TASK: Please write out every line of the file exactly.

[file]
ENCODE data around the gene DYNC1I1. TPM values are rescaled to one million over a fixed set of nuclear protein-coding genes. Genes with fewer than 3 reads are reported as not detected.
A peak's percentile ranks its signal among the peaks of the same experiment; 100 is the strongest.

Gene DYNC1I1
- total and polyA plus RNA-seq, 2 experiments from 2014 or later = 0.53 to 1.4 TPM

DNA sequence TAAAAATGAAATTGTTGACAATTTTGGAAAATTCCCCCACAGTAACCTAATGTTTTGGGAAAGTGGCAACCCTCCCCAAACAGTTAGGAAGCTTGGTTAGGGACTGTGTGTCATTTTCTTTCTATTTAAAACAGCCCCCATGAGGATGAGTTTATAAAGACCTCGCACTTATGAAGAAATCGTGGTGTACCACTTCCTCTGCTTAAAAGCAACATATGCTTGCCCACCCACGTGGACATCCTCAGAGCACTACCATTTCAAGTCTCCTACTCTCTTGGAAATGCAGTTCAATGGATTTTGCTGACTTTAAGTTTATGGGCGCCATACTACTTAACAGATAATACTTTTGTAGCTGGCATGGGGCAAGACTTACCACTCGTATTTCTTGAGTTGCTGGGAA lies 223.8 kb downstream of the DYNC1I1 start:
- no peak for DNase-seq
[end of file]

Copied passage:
ENCODE data around the gene DYNC1I1. TPM values are rescaled to one million over a fixed set of nuclear protein-coding genes. Genes with fewer than 3 reads are reported as not detected.
A peak's percentile ranks its signal among the peaks of the same experiment; 100 is the strongest.

Gene DYNC1I1
- total and polyA plus RNA-seq, 2 experiments from 2014 or later = 0.53 to 1.4 TPM

DNA sequence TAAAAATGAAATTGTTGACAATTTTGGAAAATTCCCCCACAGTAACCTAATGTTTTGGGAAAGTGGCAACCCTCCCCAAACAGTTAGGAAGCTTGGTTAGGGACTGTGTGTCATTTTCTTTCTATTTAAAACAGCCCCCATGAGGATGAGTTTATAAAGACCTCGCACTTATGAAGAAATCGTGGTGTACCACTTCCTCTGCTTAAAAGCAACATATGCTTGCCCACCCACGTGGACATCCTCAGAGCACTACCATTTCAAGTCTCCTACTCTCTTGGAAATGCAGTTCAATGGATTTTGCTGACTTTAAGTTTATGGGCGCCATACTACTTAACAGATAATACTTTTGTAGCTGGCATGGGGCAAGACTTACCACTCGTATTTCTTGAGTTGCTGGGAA lies 223.8 kb downstream of the DYNC1I1 start:
- no peak for DNase-seq